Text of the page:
# SPARQL Functions Reference¶

This section lists all supported SPARQL functions in GraphDB. The function specifications include the types of the arguments and the output. Types from XML Schema should be readily recognizable as they start with the xsd: prefix. In addition, the following more generic types are used:

rdfTerm

Any RDF value: a literal, a blank node or an IRI.

iri

An IRI.

bnode

A blank node.

literal

A literal regardless of its datatype or the presence of a language tag.

string

A plain literal or a literal with a language tag. Note that plain literals have the implicit datatype xsd:string.

numeric

A literal with a numeric XSD datatype, e.g. xsd:double and xsd:long.

variable

A SPARQL variable.

expression

A SPARQL expression that may use any constants and variables to compute a value.

## SPARQL 1.1 functions¶

Function

Description

xsd:boolean BOUND(variable var)

Returns true if the variable var is bound to a value. Returns false otherwise. Variables with the value NaN or INF are considered bound. More

rdfTerm IF(expression e1, expression e2, expression e3)

The IF function form evaluates the first argument, interprets it as a effective boolean value, then returns the value of e2 if the EBV is true, otherwise it returns the value of e3. Only one of e2 and e3 is evaluated. If evaluating the first argument raises an error, then an error is raised for the evaluation of the IF expression. More

rdfTerm COALESCE(expression e1, …)

The COALESCE function form returns the RDF term value of the first expression that evaluates without error. In SPARQL, evaluating an unbound variable raises an error.

If none of the arguments evaluates to an RDF term, an error is raised. If no expressions are evaluated without error, an error is raised. More

xsd:boolean NOT EXISTS { pattern }

xsd:boolean EXISTS { pattern }

There is a filter operator EXISTS that takes a graph pattern. EXISTS returns true or false depending on whether the pattern matches the dataset given the bindings in the current group graph pattern, the dataset and the active graph at this point in the query evaluation. No additional binding of variables occurs. The NOT EXISTS form translates into fn:not(EXISTS{...}). More

xsd:boolean xsd:boolean left || xsd:boolean right

Returns a logical OR of left and right. Note that logical-or operates on the effective boolean value of its arguments. More

xsd:boolean xsd:boolean left && xsd:boolean right

Returns a logical AND of left and right. Note that logical-and operates on the effective boolean value of its arguments. More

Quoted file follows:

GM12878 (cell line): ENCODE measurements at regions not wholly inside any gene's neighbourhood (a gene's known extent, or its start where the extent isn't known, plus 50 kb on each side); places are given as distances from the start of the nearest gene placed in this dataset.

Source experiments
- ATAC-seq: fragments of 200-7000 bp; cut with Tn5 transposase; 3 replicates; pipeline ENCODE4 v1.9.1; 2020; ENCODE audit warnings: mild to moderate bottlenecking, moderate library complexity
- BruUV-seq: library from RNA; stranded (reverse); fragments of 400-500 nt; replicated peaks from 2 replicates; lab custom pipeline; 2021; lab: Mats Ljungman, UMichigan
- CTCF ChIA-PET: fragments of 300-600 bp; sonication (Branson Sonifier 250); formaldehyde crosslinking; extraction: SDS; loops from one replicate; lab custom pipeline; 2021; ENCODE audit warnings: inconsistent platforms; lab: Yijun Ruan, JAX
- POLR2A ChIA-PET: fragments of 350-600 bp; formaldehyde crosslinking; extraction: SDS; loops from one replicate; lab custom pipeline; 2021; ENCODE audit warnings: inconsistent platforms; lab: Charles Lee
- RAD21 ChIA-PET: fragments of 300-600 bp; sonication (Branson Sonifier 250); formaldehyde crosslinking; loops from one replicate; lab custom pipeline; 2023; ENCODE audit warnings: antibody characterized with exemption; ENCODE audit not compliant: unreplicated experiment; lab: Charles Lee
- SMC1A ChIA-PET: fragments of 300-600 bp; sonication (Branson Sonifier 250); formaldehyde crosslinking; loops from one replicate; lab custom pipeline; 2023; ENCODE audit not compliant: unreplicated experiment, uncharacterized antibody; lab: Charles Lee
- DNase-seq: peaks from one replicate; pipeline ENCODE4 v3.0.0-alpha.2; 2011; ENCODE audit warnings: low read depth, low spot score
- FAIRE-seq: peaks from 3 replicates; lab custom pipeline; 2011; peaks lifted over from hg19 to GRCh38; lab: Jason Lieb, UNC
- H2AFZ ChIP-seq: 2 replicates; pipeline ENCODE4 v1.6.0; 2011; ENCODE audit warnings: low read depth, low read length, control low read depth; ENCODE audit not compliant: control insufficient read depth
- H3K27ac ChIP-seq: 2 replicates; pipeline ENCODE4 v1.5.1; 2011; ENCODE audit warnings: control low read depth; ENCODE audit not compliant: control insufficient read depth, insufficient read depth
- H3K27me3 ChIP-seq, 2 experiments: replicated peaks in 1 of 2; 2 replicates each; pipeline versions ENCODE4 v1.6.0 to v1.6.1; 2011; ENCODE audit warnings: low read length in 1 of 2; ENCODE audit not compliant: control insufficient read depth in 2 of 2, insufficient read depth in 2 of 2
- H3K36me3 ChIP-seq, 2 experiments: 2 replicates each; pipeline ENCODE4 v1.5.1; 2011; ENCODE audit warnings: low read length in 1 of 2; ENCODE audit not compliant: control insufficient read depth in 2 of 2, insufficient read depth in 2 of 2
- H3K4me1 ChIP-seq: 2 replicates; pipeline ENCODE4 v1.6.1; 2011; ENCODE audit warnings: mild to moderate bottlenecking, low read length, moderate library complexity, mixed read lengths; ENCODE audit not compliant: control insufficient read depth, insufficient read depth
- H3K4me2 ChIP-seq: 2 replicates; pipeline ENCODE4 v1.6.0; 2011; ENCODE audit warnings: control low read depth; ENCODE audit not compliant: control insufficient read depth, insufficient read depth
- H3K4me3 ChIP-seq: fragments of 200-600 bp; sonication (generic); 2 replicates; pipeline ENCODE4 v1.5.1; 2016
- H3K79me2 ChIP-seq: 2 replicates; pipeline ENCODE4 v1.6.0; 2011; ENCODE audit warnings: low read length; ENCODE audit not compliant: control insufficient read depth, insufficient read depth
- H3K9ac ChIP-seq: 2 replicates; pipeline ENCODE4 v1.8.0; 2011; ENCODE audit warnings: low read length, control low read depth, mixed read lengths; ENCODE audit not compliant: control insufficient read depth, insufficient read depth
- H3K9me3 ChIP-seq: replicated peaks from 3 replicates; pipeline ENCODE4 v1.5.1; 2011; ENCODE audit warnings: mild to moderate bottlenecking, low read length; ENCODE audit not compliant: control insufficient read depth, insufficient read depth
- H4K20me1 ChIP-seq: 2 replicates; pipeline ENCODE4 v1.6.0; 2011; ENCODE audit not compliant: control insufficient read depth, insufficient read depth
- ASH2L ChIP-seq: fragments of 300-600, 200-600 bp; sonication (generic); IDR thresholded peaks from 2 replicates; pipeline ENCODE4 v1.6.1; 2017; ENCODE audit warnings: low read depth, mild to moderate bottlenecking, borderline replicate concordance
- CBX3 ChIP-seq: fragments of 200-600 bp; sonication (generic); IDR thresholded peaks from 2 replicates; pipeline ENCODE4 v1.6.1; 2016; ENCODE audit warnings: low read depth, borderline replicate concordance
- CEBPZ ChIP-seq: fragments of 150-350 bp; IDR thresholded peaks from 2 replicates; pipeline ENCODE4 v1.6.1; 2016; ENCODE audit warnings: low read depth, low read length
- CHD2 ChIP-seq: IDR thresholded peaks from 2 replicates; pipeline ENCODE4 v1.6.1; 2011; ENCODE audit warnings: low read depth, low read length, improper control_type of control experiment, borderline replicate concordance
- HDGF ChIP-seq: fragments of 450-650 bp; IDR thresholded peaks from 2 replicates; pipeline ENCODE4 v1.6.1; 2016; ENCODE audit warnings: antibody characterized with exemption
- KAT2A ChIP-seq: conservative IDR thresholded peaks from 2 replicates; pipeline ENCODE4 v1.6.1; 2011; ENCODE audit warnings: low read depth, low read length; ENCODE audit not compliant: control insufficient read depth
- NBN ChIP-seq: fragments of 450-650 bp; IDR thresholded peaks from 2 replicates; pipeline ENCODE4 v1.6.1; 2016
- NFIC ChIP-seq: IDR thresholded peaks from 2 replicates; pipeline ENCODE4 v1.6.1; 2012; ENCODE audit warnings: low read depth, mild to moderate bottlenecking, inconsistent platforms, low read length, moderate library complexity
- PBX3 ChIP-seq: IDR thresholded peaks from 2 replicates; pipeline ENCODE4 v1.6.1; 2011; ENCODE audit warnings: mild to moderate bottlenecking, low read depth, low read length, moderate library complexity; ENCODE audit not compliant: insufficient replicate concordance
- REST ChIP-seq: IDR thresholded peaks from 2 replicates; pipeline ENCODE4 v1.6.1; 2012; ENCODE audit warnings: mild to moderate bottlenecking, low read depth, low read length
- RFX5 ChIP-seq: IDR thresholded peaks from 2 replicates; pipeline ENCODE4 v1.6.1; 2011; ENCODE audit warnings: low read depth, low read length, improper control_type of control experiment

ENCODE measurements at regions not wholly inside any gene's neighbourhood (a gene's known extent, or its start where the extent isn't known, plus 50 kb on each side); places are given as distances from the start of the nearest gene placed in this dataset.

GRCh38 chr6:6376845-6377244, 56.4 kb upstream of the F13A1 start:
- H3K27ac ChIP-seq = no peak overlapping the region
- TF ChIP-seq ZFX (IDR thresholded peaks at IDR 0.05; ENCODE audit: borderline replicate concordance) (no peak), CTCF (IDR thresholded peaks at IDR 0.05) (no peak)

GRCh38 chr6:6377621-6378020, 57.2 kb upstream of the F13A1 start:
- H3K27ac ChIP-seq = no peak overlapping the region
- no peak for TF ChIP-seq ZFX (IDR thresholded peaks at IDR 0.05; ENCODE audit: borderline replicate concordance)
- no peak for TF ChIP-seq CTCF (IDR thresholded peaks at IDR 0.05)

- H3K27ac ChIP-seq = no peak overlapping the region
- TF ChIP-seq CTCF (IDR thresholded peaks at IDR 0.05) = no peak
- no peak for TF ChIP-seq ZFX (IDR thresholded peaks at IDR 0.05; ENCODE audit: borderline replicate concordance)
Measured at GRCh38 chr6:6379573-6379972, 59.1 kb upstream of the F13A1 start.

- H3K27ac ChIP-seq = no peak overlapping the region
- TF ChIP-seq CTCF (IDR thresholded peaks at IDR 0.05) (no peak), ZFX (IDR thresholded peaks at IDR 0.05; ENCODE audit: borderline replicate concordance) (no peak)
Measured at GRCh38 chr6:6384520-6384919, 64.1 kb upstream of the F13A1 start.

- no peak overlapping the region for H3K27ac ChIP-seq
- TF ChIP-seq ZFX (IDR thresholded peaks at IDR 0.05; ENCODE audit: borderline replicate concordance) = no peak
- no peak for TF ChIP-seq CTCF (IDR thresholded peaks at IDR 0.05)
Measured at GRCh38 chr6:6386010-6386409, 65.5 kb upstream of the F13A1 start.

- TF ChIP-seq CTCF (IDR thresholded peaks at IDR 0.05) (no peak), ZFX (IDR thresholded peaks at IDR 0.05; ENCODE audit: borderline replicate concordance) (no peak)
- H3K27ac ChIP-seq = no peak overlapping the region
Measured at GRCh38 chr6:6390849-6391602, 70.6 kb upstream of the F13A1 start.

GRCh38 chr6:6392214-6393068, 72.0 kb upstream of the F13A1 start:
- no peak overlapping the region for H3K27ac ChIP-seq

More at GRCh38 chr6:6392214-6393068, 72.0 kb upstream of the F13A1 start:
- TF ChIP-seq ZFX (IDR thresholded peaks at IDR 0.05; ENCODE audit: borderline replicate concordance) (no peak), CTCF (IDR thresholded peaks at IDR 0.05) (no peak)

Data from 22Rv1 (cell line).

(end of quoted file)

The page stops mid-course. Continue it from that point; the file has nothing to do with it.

xsd:boolean rdfTerm term1 = rdfTerm term2

Returns true if term1 and term2 are equal. Returns false otherwise. IRIs and blank nodes are equal if they are the same RDF term as defined in RDF Concepts. Literals are equal if they have an XSD datatype, the same language tag (if any) and their values produced by applying the lexical-to-value mapping of their datatypes are also equal. If the arguments are both literal but their datatype is not an XSD datatype an error will be produced. More

xsd:boolean sameTerm(rdfTerm term1, rdfTerm term2)

Returns true if term1 and term2 are the same RDF term as defined in RDF Concepts; returns false otherwise. More

xsd:boolean rdfTerm term IN (expression e1, …)

The IN operator tests whether the RDF term on the left-hand side is found in the values of list of expressions on the right-hand side. The test is done with = operator, which compares the RDF term to each expression for equality. More

xsd:boolean rdfTerm term NOT IN (expression e1, …)

The NOT IN operator tests whether the RDF term on the left-hand side is not found in the values of list of expressions on the right-hand side. The test is done with != operator, which compares the RDF term to each expression for inequality. More

xsd:boolean isIRI(rdfTerm term)

xsd:boolean isURI(rdfTerm term)

Returns true if term is an IRI. Returns false otherwise. More

xsd:boolean isBlank(rdfTerm term)

Returns true if term is a blank node. Returns false otherwise. More

xsd:boolean isLiteral(rdfTerm term)

Returns true if term is a literal. Returns false otherwise. More

xsd:boolean isNumeric(rdfTerm term)

Returns true if term is a numeric value. Returns false otherwise. A term is numeric if it has an appropriate datatype and has a valid lexical form, making it a valid argument to functions and operators taking numeric arguments. More

xsd:string STR(literal ltrl)

xsd:string STR(iri rsrc)

Returns the lexical form of ltrl (a literal); returns the codepoint representation of rsrc (an IRI). This is useful for examining parts of an IRI, for instance, the hostname. More

xsd:string LANG(literal ltrl)

Returns the language tag of the literal ltrl, if it has one. It returns “” if ltrl has no language tag. Note that the RDF data model does not include literals with an empty language tag. More

iri DATATYPE(literal ltrl)

Returns the datatype IRI of the literal ltrl. More